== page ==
I woke early the day of the drop. Did everything with an eye on the clock –– I have had experiences when I missed a drop because I was distracted at the last minute. Created my account, logged in to said account, made sure I was logged into Paypal. Alarms were set to 15 minutes, 5 minutes, and 30 seconds to the release time. The sale was to go live at 8 AM on a Monday morning, and the next few minutes would decide if my week would be in tatters, or if I would be walking on air the next few days.
As soon as the buttons became active, my fingers flew on the keyboard. My stomach fluttered. There was a roar in my ears. Even as I clicked “add to cart”, I hit refresh on the backup laptop to make sure at least one of the orders would go through. Browser pages faded to white and status bars inched to completion. Teeth gritted, fingers clenched, I waited for a server crash, or a browser freeze. When “Order complete” message came up, the part of me still hopped up on adrenaline refused to believe in reality. I held my breath and waited for the actual email confirmation to come in. On the second laptop, I hit refresh on the main product screen. It was three minutes past eight, and the limited edition was sold out.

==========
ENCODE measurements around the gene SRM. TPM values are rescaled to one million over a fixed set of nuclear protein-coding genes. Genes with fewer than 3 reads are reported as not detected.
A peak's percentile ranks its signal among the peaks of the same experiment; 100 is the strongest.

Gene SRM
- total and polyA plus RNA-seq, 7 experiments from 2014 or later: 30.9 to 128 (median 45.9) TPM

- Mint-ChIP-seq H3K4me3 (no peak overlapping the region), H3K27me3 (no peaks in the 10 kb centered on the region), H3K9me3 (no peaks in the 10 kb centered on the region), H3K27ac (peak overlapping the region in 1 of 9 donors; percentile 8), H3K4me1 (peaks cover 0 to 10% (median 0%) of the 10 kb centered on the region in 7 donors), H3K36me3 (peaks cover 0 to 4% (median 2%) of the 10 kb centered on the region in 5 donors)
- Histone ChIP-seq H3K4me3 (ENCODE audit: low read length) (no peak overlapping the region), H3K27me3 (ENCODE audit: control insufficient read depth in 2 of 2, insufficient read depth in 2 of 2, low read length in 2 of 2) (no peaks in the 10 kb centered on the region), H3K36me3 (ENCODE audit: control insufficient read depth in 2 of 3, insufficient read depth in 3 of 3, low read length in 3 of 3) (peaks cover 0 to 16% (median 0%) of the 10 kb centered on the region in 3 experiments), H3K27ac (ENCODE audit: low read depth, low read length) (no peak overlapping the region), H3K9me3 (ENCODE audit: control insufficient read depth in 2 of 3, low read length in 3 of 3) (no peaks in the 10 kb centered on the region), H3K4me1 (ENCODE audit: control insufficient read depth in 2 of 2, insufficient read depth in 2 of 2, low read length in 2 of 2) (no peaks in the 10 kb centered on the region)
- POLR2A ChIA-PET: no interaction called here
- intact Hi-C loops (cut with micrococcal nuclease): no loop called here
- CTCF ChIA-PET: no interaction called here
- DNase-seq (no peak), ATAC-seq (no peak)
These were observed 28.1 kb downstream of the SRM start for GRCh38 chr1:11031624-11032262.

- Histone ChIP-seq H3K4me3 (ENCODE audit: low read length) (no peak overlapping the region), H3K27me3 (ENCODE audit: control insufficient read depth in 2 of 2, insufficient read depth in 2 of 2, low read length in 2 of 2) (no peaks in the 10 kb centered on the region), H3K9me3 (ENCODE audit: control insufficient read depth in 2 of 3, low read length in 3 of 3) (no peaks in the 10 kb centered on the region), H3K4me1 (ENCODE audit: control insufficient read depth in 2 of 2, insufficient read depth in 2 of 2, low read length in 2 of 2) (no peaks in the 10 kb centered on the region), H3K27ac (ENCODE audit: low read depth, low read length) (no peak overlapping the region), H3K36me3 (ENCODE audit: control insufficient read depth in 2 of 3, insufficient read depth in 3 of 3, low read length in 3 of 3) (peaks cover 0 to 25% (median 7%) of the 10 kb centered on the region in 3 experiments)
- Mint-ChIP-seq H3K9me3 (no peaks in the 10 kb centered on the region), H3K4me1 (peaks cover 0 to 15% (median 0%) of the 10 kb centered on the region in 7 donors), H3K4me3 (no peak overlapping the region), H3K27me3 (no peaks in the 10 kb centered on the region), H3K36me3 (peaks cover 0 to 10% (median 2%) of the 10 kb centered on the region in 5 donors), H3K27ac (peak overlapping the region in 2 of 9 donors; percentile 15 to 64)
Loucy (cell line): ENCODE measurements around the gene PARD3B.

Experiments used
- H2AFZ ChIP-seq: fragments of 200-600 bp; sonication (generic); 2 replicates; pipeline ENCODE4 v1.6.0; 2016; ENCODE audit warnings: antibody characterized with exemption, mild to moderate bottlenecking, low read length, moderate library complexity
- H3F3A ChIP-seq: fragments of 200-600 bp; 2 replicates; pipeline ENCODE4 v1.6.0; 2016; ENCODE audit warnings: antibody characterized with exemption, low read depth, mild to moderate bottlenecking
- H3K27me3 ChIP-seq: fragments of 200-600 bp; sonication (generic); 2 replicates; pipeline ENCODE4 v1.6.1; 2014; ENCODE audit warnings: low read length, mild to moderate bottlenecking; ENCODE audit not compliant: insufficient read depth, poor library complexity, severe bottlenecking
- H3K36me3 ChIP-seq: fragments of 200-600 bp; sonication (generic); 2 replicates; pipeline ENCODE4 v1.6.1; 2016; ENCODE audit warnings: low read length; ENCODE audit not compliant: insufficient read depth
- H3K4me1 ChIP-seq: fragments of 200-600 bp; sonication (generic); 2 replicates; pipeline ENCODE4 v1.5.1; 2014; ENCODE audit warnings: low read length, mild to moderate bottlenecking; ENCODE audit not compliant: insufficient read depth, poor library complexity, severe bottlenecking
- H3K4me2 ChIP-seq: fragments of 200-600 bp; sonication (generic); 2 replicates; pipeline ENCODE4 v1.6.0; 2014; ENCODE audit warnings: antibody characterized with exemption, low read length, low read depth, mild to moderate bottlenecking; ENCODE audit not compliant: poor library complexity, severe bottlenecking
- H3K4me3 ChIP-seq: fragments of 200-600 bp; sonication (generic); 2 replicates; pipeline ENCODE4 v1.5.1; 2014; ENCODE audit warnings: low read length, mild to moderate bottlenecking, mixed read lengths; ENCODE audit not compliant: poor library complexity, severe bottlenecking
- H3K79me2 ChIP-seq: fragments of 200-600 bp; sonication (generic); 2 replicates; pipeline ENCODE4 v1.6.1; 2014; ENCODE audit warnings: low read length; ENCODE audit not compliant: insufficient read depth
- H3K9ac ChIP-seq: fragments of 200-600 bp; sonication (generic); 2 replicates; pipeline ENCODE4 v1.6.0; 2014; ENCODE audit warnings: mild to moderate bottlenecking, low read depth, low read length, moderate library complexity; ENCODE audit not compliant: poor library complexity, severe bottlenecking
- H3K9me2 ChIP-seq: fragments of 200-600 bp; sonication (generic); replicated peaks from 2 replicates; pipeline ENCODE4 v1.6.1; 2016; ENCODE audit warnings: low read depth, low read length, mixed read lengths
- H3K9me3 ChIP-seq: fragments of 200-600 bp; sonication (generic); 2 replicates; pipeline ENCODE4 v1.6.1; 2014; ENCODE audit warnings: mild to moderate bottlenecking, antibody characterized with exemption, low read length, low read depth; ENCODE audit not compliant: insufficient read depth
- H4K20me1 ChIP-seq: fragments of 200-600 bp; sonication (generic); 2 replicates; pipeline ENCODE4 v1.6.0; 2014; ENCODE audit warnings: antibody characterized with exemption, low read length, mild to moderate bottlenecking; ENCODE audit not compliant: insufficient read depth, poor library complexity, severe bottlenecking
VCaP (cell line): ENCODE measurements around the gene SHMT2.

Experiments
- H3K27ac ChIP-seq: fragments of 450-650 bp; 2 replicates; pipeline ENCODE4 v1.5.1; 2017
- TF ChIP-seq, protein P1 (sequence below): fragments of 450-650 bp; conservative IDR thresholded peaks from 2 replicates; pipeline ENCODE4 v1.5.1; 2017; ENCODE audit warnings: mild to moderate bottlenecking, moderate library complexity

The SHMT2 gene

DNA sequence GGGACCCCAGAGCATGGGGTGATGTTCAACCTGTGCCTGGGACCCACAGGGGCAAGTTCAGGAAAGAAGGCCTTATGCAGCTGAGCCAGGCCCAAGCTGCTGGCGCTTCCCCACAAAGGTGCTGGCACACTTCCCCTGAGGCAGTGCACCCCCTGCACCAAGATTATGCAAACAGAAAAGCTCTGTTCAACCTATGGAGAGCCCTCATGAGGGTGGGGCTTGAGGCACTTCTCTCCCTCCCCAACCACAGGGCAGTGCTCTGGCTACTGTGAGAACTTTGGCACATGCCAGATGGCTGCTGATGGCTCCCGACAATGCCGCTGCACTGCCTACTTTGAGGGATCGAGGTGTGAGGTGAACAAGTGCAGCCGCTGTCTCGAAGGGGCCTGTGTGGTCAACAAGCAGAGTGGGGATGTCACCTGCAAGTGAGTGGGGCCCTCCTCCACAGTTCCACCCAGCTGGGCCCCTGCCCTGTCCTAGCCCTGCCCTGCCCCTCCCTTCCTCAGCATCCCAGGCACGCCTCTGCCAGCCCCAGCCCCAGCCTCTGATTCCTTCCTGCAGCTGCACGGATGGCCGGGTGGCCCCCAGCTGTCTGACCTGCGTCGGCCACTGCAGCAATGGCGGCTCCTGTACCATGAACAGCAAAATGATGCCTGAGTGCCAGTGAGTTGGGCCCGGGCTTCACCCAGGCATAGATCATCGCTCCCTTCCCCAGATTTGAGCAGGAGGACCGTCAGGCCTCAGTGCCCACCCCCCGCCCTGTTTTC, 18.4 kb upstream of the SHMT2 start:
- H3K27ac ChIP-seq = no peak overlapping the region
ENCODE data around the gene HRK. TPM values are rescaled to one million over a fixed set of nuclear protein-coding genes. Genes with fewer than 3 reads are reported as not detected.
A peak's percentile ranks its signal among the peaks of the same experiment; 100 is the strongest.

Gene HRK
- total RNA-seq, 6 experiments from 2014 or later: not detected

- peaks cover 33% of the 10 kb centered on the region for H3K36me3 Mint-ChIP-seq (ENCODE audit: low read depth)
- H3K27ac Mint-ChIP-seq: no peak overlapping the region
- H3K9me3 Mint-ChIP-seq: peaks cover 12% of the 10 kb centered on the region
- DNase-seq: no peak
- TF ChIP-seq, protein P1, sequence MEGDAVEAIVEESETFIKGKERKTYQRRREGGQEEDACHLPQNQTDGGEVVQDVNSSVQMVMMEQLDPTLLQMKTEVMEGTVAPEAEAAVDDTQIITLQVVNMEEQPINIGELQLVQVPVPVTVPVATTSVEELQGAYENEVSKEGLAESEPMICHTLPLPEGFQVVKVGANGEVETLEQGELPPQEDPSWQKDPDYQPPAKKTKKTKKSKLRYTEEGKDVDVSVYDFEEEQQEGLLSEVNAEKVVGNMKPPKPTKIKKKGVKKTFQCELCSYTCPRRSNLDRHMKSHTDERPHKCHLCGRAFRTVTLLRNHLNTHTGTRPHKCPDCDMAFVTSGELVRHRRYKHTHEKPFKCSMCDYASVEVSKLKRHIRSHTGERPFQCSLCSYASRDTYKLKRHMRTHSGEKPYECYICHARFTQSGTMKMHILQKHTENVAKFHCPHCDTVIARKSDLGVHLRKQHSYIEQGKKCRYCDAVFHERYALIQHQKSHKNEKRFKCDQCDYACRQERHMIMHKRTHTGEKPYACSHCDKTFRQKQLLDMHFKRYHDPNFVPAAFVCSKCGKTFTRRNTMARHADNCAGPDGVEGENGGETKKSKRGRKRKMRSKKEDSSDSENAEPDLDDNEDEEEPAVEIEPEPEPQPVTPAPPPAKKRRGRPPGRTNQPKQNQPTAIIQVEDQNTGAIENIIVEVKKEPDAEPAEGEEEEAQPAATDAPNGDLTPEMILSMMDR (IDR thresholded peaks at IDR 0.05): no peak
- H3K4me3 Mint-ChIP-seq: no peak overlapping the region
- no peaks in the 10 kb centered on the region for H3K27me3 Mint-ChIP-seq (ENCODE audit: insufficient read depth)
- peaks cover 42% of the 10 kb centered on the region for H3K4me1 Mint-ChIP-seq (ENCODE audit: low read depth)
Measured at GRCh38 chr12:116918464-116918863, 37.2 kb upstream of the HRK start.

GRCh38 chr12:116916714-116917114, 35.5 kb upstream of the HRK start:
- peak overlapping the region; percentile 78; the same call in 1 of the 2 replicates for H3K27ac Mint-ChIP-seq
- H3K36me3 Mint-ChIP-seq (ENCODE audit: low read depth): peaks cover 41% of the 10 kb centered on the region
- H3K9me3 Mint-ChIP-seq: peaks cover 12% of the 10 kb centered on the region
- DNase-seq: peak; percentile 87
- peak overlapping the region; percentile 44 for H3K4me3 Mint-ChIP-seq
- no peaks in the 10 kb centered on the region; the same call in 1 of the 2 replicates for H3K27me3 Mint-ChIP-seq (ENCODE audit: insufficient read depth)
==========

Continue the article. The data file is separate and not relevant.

The email came in. I sighed. I remember laughing, and feeling light-headed and jelly-kneed. That whole week, I made for delightful company at work and beyond. It felt like a good start to 2018, a happy foundation for the whole year ahead. Reading the comments on the DT forum after the sale was over also made me realize just how lucky I had been.